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QUESTIONS FOR THE DIRECTOR: 25 Women Song-Writers You Should Know

Women Worship Leader, Women Song-Writers, Congregational Song, Brian Hehn

Blogger Brian Hehn is the director of The Center for Congregational Song.

 

Lots of Questions

As the director of The Center for Congregational Song, I’m often asked questions for which I don’t know the answer. There’s usually one of two reasons for me not knowing the answer. First, I’m only one person with limited knowledge and experience. The answer is out there and I just don’t know about it. One of the advantages of my position (and a benefit of serving an organization like The Hymn Society) is that when I don’t know an answer, I often know somebody who does! The other reason I might not know the answer to a question is that there isn’t a singular answer. Music ministry and congregational song is often so contextual and/or multifaceted that one person’s answer can be another person’s mistake. My simple hope for this series of columns entitled “Questions for the Director,” is that my answers will be helpful beyond the individual who originally asked.

 

The Question

Dear Center Director,

We are currently working on a hymnal for our denomination and we have noticed that the list of contributors for the CCM/Praise-and-Worship music we’ve selected is overwhelmingly by white males. Can you point us to songs written for praise bands and or in the style of Contemporary Worship Music that are written by women?

 

The Answer

Dear Friend,

I’m so glad you’ve reached out and am encouraged by your intentionality as you develop your new hymnal. Representation matters! I’ve reached out to friends and colleagues to crowd-source my response below. I hope you find it helpful. Each artist/band is given a simple 1 to 2-sentence description. If I’m aware of a particular song that I think is particularly good for congregational singing or representative of their style, I’ve linked to it as an example of each artist’s work. But don’t let the first example stop you from exploring the rest that each artist has to offer. I offer this list (in no particular order) as a conversation starter, not as a definitive list.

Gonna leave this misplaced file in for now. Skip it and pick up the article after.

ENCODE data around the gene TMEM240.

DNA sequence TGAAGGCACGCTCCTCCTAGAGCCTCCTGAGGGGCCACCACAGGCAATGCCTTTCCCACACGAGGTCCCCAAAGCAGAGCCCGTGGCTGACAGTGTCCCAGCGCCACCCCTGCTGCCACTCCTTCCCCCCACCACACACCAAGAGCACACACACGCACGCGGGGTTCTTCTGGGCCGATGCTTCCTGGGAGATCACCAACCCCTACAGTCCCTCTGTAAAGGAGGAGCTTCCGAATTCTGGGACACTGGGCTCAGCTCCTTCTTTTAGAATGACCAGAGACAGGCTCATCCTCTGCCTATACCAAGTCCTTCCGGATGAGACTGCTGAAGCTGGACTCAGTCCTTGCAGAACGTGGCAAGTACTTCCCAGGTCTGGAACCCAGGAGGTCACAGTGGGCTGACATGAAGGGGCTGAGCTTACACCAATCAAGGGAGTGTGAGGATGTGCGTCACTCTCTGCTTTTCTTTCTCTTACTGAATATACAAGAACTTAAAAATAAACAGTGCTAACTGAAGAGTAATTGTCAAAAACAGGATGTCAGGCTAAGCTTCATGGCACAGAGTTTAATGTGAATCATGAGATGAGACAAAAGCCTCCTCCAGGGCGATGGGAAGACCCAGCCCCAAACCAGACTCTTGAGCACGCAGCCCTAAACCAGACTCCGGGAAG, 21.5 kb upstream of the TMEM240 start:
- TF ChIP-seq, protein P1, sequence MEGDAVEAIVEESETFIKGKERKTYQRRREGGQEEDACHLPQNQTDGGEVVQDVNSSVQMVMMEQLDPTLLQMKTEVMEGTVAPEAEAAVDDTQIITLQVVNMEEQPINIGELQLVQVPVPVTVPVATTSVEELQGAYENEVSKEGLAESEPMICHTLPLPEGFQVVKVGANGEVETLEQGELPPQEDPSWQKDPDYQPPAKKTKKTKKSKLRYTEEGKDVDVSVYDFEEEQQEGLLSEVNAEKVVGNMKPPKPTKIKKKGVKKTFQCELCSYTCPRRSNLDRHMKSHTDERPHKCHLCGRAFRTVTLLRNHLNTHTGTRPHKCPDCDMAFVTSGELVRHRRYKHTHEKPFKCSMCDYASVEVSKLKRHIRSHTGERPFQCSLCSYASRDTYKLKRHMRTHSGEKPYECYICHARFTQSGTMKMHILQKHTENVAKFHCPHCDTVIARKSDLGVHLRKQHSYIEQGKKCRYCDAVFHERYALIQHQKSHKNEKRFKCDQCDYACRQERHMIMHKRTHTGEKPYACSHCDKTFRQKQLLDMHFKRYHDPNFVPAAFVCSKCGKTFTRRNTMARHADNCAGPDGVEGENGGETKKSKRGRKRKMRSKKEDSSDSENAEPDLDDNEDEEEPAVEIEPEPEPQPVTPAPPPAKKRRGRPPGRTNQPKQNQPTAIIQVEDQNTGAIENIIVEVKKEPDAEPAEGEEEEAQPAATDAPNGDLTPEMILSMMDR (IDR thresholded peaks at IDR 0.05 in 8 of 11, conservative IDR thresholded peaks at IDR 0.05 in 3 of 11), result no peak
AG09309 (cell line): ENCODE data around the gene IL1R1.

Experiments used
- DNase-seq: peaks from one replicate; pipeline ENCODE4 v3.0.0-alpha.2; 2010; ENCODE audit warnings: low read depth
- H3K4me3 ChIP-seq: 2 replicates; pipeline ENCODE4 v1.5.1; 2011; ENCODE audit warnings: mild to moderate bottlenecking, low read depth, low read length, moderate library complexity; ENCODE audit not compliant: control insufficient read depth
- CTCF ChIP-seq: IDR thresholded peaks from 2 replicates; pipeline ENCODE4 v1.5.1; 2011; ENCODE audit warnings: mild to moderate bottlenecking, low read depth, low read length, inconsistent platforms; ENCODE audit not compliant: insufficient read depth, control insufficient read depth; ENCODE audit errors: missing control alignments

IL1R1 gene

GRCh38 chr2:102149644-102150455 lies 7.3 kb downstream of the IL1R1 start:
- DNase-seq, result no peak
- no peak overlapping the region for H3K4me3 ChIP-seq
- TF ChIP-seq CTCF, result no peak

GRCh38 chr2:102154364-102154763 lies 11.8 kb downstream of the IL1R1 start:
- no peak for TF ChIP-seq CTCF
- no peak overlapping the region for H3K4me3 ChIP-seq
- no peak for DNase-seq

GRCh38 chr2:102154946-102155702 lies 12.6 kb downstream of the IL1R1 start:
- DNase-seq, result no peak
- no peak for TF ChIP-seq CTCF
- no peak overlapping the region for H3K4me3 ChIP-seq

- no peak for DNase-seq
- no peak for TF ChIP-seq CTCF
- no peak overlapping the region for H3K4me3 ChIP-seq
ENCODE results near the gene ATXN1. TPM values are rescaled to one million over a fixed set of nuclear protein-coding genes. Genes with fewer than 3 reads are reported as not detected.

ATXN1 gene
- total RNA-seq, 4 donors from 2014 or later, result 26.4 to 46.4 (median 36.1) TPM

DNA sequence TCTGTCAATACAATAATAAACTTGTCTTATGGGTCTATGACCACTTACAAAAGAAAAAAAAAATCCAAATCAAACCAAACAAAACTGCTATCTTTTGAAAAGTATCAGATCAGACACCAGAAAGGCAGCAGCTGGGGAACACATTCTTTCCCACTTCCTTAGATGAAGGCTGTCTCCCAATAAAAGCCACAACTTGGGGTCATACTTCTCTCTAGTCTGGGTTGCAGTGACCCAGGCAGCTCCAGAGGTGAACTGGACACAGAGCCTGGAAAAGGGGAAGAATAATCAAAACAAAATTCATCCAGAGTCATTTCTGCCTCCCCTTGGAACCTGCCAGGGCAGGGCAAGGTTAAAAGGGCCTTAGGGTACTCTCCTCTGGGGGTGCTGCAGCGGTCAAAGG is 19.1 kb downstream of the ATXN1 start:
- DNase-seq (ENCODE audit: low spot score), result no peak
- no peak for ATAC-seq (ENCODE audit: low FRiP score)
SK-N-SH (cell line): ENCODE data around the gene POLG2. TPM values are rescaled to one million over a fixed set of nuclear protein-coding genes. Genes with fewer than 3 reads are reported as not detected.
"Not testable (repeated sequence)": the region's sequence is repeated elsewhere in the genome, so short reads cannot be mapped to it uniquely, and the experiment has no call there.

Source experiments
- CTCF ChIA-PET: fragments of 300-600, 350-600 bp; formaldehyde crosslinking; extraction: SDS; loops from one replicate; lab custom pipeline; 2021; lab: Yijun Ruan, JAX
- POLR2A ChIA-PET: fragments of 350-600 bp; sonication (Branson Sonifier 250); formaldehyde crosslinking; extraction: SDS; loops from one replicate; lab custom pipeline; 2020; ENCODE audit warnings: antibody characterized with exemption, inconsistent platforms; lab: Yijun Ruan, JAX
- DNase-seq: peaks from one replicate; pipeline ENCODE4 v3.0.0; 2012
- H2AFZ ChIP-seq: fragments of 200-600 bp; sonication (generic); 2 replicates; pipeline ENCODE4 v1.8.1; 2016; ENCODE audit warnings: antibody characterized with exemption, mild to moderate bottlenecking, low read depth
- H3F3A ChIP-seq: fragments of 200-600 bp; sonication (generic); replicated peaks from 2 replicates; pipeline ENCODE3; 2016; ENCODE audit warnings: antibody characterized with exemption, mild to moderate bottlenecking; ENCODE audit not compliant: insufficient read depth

1. Audrey Assad – “Your Peace Will Make Us One” is a new text for an old standard, flipping the original on its head to celebrate the peace that Christ brings. Audrey is a Syrian-American Roman Catholic sing-song writer.
  2. The Many – A folk ensemble focusing on inclusivity, “All Belong Here” is a great communion song. Also, “These Bodies” is a unique and important song.
  3. Darlene Zschech – One of Hillsong Church’s main song writers and worship leaders for many years, she has written and co-written a huge number of songs. Her most popular song is certainly “Shout to the Lord” from 1994.
  4. Lisa Gungor – 1 of the two “gungors” who made up the popular band. One of their breakout songs, “Beautiful Things” continues to be one of their most influential and singable.
  5. Laura Story – Best known for her song “Blessings” which showed up on more than just Christian Radio Stations. She has many other songs that have congregational possibilities.
  6. Amy Grant – Known for songs like “El Shaddai,” I think one of her most useful congregational songs is “Thy Word” which is flexible in its instrumentation and easily transposable into a singable key.
  7. CeCe Winans – A well-known gospel artist. Just google her to finds lots of songs.
  8. Sandra McCracken – A Nashville-based singer/song-writer whose recent work has focused on psalm-singing and congregationally friend songs. Check out “Trinity Song” and “All Ye Regufees.”
  9. Liz Vice – A Christian artist who focuses more on secular concert venues, some of her songs non-the-less carry over into congregational repertoire. A recent collaboration created “Away from the Manger,” which is stunning.
  10. Casey J – A well-known gospel artist best known for her song “Fill Me Up.” A simple chorus and call-and-response lends itself to congregational participation.